March 6, 2019
To SLCO Members
Re: Continuation of Objection Letters - Proposed Lippa Pit and Quarry
This is a follow-up letter on the topic of Objector Letters. In my communication of February 13, I informed members that if they continue to have objections to the Lippa Quarry application and are not satisfied by the information in the package from John Ewart (lawyer for the Lippa family), they are required to provide a second letter to keep their Objector status, either by personal delivery, by registered mail or by e-mail.
If you have submitted an objection letter in the past, we urge you to take a few minutes to re-submit and update your letter of objection. This second letter needs to be delivered to both the Applicant and the MRNF by Friday March 8, 2019, which makes e-mail the preferred method of communication. Note that an e-mailed objection that does not contain a valid postal address (i.e. a street address, not a PO Box) will not be considered acceptable.
A number of people reported having difficulty retrieving these reports from the Skelton Brumwell site (Lippa’s engineering firm), including our experts. Two requests to Lippa’s lawyer to extend the deadline have gone unanswered.
We instructed our experts to prepare submissions to the Ministry of Natural Resources and Forests (‘MNRF’) to respond to the updated technical reports submitted by Lippa’s consultants. According to our experts, here are just a few of the deficiencies in the reports:
1. It has not been demonstrated Skeleton Lake, an ultra-oligotrophic (or ultra-clean) body of water, will be protected. This is a bottom line for residents.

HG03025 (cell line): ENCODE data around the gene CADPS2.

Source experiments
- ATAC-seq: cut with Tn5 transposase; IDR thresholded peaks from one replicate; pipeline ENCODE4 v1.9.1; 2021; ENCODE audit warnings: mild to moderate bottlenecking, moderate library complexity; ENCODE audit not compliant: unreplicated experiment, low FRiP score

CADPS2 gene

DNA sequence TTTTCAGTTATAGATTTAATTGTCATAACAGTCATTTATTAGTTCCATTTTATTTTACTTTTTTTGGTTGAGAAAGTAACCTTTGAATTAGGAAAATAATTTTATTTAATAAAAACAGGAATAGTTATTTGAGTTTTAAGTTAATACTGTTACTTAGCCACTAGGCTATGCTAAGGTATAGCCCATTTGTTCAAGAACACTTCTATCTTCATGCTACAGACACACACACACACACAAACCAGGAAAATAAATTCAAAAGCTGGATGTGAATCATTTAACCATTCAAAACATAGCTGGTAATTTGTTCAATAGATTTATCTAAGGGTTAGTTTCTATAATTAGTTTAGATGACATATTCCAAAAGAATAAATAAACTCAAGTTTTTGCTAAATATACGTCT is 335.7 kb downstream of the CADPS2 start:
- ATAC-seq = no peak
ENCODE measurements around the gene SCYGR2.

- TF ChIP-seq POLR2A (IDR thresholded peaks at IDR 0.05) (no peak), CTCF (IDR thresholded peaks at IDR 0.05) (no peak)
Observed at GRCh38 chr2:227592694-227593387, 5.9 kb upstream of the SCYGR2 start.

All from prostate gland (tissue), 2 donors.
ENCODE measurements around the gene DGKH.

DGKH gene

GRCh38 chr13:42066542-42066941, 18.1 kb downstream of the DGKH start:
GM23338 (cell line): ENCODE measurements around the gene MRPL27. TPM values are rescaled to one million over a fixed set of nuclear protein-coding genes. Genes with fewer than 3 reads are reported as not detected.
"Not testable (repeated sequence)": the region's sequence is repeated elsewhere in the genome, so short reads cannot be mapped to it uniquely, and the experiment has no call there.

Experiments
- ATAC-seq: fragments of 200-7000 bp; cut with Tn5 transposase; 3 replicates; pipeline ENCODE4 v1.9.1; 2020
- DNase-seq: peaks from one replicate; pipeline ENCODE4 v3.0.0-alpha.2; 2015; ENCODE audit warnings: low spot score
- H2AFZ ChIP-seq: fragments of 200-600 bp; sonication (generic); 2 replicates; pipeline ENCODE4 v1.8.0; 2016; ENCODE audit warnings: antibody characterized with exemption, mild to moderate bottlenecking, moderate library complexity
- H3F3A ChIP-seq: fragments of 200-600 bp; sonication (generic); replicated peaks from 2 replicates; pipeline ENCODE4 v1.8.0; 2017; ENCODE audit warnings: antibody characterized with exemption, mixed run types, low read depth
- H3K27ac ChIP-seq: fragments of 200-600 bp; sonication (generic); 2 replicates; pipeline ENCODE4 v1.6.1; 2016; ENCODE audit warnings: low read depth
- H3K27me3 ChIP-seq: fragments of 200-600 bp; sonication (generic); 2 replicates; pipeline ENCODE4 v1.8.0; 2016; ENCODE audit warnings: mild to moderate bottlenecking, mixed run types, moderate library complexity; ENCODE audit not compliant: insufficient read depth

2. Lippa’s consultant disagrees with Ministry of the Environment Conservation and Parks (formerly the MOECC) conclusion that Skeleton Lake has a high phosphorus sensitivity. This is contrary to the findings of our very highly regarded water experts.
3. Proposed mitigation measures such as diffusing discharge of phosphorus and implementing new Stormwater Best Management Practices are not clearly defined, and no comments or approval is indicated from MOCF.
4. The technologies proposed to treat the phosphorus laden effluent water are designed to trap fine suspended particulate and reduce phosphorus suspended in water. There is no assurance this will have any significant effect on phosphorus entering the lake.
5. Dissolved phosphorus is a primary concern for Skeleton Lake because the rock Lippa proposes to blast and crush is high in phosphorus.
1. Noise impacts are a still a significant concern. In fact, along Butler Mill Road, they will be enormous (22dB) increase in noise over the status quo on the lake. That’s like sitting in your living room with a quiet dishwasher running (40-45 dB) vs. having someone turn on the television in your living room so loud you can’t carry on a conversation (60-65 dB).
2. Our expert predicts the noise will be so disruptive, our quiet community will be downgraded from an acceptable noise impact area from a quiet rural rating Class 3, to a Class 2 or 1 area, equal to an urban or suburban noise zone. This would be like moving from a very quiet Skeleton Lake (Class 1) to a street near a busy intersection e.g. Leslie and Finch Ave., Toronto.
3. The updated acoustical report lacks basic information which makes it difficult assess the impacts.